Orchestral Minimalism: Joe Hisaishi as Symphonist

Mamoru Fujisawa (b. 1950), known professionally as Joe Hisaishi, is best known for his film work, having composed the scores for most of the animations created by Hayao Miyazaki and Studio Ghibli, including Laputa: Castle in the Sky (1986), My Neighbour Totoro (1988), Porco Rosso (1992), Princess Mononoke (1997), and Spirited Away (2001), through 2023’s The Boy and the Heron. All in all, he’s written music for over 130 films and, increasingly, has begun to work on his own classical repertoire.

Joe Hisaishi, 2020

Joe Hisaishi, 2020

His first album for Deutsche Grammophon, Symphonic Pieces, included music from the Studio Ghibli films Howl’s Moving Castle and Spirited Away. This new album breaks new ground with his Symphony No. 2 and Viola Saga, a 2-movement work for viola soloist and orchestra. For both works, the composer is the conductor.

No Face, Chihiro, and Haku of Spirited Away

No Face, Chihiro, and Haku of Spirited Away

Howl’s Moving Castle

Howl’s Moving Castle

A clue to the variety of styles that are behind Joe Hisaishi’s music starts with his name, Joe Hisaishi. It’s a tribute to the American musician Quincy Jones, pronounced ‘Kuinshī’ in Japanese, which uses the same kanji characters as ‘Hisaishi’. His first name, Joe, is a shortening of ‘Jones. Jones, of course, is the Grammy Award-winning composer and arranger with 28 Grammys to his name. His dual life in jazz and pop has influenced composers and performers from Frank Sinatra in the 1950s, pop singer Leslie Gore in the 1960s, to Michael Jackson in the 1970s and beyond. He was inducted into the Rock and Roll Hall of Fame in 2013. Hisaishi also cites influences from Japanese pop music, electronic music, New Age music, and minimalism.

In Symphony No. 2, he can explore sound and its implications in a way not permitted in cinema. Cinema’s story-line constraint can keep a composer from developing the ideas that may be created in his character themes. In a symphony, however, development is the way a composer shows how he can grow his ideas into other concepts.

Symphony No. 2 is only 3 movements long, and from that deviation from the usual 4-movement format, we know we have to think of this symphony in a new way. The first movement, ‘What the World is Now’, begins like a dawn – slowly developing the initial two-note theme into larger gestures, the repetition becoming unfamiliar as the rhythmic emphasis shifts. This isn’t minimalism in the American tradition of Glass and Reich or even Adams, this is a cinematic minimalism that evokes our visual imagination along with our musical one.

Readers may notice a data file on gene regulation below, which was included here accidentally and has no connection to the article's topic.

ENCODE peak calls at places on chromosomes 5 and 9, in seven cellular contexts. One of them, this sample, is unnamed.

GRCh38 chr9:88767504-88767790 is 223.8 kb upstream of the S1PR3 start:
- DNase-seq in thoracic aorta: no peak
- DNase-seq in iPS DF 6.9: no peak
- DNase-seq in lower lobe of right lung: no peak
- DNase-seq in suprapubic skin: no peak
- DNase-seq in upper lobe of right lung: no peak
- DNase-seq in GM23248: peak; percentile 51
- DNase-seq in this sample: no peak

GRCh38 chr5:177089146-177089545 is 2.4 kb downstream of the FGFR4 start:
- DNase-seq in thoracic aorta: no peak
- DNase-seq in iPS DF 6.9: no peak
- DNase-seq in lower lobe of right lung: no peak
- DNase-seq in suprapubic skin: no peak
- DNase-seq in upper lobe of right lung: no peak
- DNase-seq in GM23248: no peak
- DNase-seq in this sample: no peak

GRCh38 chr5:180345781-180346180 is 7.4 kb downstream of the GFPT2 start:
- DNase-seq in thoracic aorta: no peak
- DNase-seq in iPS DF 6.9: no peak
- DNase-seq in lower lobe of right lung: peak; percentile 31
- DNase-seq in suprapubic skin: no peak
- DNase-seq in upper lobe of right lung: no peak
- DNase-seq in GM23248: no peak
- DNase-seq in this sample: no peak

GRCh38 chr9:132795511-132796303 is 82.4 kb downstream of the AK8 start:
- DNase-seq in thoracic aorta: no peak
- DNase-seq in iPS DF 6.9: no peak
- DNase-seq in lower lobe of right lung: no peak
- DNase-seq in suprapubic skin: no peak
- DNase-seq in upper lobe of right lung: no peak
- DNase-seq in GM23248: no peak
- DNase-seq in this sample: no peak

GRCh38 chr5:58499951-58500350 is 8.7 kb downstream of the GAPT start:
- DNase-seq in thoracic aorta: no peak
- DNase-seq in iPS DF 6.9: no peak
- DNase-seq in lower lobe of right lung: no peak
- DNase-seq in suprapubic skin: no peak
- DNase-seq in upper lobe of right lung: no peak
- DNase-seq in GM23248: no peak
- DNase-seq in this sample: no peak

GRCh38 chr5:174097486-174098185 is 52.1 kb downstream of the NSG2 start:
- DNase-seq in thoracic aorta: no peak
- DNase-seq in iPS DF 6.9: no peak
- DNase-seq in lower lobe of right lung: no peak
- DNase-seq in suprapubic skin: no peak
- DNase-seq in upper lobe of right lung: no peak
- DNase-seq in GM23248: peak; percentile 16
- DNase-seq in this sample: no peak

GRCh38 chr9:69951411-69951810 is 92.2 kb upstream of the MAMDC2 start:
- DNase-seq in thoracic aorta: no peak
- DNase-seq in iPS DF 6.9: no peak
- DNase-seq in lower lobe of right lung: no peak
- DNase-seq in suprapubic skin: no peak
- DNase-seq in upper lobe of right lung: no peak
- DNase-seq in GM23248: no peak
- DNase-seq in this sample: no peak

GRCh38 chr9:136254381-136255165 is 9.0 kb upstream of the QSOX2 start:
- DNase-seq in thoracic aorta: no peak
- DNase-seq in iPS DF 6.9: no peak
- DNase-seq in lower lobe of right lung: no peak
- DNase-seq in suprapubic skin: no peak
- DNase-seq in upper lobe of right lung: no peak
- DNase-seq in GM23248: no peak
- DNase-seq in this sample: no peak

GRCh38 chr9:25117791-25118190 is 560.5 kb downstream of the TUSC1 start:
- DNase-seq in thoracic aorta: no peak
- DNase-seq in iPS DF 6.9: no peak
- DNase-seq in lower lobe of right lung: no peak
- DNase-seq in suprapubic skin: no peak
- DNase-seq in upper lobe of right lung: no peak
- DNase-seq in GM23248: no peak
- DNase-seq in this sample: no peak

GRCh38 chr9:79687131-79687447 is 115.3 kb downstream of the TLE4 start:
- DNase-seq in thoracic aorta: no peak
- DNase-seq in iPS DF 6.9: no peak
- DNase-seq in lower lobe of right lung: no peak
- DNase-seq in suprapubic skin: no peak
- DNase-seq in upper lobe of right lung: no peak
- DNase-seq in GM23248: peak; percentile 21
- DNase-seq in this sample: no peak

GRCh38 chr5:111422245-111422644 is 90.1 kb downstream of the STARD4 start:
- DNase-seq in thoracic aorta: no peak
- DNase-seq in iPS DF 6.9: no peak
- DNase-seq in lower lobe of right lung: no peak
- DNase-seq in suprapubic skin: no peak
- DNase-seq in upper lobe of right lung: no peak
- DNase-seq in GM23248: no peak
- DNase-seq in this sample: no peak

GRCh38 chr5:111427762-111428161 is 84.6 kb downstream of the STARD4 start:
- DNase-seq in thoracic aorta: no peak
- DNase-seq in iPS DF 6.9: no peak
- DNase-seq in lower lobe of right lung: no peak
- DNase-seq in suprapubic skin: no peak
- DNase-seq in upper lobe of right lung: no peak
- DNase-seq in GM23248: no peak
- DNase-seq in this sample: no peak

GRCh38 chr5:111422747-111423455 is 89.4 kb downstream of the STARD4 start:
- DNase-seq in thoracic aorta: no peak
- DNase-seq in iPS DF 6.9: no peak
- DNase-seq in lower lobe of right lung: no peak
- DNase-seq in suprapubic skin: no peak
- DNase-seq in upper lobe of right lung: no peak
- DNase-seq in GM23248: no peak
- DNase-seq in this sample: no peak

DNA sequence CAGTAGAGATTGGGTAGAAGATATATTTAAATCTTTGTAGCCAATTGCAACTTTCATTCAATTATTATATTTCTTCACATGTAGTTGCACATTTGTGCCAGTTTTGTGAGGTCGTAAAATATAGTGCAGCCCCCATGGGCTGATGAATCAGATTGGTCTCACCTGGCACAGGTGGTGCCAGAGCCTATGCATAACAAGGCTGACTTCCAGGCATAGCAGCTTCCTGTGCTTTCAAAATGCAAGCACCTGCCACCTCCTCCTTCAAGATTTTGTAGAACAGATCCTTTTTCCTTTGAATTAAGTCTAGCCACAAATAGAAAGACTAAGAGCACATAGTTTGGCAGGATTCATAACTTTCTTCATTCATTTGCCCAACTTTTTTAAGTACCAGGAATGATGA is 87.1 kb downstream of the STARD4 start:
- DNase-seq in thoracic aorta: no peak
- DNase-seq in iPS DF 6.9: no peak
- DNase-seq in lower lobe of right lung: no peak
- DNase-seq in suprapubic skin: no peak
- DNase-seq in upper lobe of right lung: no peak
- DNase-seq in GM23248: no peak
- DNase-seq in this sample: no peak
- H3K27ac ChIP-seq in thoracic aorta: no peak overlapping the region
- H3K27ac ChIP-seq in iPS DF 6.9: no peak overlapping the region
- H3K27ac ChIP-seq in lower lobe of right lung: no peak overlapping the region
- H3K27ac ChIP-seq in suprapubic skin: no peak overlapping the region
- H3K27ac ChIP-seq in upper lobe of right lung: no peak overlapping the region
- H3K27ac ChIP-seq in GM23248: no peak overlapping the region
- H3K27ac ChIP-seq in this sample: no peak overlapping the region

Joe Hisaishi: Symphony No. 2, I – What The World Is Now (Vienna Symphony Orchestra; Joe Hisaishi, cond.)

The second movement, ‘Variation 14’, still comes from the minimalist tradition, but there’s always that air of cinematic colour. Hisaishi’s use of the orchestra’s sections, especially his splashes of colour from the percussion section, takes minimalism into an orchestral realm.

The final movement, ‘Nursery Rhyme’, is the slow movement of the work, gradually building to a grand crescendo ending.

The second work on the album, Viola Saga, showcases the viola. Hisaishi chose the instrument because of its human-voice–like timbre and gave it a work that can change character in a second. The solemn opening is followed by a dance-like dialogue with the orchestra. Each instrument in the orchestra has something to say and contributes its own sound and rhythms to the gradually growing mix.

Movement II of Viola Saga opens with traveling arpeggios that take us to unexpected places and harmonies. There’s always something cinematic in the writing – and this is a good thing.

Joe Hisaishi’s experiments with classical music are a wonderful benefit for 21st-century music. As all of our musical genres continue to cross-influence each other, Hisaishi’s work shows just how creative we need to be!


Joe Hisaishi in Vienna
Deutsche Grammophon 6500149
Release date: 28 June 20243

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